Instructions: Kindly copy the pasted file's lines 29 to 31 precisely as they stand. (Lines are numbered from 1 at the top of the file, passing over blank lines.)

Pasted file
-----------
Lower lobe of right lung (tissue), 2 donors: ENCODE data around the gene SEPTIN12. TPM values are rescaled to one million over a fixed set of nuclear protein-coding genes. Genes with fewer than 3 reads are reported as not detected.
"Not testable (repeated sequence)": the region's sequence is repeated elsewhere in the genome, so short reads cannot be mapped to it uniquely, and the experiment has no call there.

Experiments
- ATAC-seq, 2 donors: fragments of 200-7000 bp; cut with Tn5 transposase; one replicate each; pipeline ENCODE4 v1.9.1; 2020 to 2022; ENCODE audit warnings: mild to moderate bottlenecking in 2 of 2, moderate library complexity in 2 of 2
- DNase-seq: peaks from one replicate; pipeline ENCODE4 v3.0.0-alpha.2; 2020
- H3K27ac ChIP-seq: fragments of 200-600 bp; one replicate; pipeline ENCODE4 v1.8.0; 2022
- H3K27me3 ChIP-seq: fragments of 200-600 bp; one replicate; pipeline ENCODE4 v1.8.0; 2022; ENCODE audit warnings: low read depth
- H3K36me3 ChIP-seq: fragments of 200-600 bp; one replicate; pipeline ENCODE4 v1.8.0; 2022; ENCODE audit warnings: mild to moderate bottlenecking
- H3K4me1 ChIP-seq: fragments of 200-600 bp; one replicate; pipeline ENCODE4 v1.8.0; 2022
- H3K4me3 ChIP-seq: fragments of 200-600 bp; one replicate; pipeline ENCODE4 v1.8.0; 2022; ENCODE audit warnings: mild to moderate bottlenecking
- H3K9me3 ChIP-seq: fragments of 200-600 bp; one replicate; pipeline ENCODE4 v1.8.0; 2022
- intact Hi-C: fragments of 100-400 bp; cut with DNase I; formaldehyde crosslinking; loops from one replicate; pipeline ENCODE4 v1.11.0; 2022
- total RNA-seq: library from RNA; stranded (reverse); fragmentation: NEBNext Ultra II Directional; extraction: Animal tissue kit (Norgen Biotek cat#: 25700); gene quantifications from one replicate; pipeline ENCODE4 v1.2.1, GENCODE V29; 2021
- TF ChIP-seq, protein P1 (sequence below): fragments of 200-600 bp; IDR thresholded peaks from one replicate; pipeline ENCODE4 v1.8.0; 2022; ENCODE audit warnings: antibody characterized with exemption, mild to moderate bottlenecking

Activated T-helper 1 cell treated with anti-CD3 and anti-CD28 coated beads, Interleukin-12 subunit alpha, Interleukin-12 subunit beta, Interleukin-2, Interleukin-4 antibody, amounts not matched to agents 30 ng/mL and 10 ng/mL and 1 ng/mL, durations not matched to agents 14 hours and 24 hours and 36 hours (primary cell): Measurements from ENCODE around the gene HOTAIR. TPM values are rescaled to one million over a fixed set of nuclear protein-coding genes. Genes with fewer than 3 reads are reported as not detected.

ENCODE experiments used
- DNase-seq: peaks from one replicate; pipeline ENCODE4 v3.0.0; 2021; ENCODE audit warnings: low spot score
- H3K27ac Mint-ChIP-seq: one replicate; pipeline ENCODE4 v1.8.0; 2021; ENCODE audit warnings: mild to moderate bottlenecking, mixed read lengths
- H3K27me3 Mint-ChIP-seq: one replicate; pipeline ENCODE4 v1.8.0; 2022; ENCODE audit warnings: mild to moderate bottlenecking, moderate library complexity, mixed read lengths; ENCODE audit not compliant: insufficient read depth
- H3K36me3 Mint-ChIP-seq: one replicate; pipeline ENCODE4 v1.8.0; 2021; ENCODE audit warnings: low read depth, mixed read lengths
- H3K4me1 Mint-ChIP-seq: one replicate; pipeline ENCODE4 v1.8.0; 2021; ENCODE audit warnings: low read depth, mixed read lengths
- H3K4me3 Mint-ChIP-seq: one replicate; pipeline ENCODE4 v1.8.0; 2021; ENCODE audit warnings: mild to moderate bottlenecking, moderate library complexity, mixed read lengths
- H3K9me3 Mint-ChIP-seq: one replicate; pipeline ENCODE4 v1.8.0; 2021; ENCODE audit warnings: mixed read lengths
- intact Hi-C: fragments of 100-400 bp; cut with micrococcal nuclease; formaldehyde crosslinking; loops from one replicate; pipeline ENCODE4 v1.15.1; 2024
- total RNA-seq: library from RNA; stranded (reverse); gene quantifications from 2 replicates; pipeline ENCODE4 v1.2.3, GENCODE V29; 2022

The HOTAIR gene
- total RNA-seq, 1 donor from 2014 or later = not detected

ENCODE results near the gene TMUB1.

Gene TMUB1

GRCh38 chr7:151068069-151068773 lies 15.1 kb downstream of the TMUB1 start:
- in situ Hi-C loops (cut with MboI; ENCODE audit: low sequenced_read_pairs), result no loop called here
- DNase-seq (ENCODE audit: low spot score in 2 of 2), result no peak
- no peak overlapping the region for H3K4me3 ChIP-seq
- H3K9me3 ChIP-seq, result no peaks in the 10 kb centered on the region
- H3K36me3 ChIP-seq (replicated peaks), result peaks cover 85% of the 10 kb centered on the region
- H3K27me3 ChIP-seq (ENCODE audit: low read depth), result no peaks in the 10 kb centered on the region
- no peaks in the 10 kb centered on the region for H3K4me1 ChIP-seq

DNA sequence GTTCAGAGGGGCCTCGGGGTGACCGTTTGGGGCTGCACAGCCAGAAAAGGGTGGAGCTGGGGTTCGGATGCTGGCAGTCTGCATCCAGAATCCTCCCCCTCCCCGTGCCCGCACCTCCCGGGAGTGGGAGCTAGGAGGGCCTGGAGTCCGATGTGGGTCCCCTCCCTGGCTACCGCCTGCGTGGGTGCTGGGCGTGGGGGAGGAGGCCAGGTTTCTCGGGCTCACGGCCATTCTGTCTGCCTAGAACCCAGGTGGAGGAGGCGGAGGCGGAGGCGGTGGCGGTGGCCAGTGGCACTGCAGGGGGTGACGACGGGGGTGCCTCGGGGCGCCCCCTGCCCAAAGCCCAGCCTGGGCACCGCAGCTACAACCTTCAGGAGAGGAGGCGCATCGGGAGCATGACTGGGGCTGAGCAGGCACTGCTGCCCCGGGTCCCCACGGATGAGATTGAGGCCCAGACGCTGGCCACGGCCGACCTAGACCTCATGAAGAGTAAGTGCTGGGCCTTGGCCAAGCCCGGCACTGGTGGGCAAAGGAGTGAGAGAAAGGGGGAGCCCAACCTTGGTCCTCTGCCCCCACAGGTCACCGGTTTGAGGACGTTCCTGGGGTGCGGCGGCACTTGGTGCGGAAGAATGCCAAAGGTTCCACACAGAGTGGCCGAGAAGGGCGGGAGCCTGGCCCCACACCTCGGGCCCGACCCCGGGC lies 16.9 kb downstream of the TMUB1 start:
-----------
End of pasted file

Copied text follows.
Gene TMUB1

GRCh38 chr7:151068069-151068773 lies 15.1 kb downstream of the TMUB1 start:
- in situ Hi-C loops (cut with MboI; ENCODE audit: low sequenced_read_pairs), result no loop called here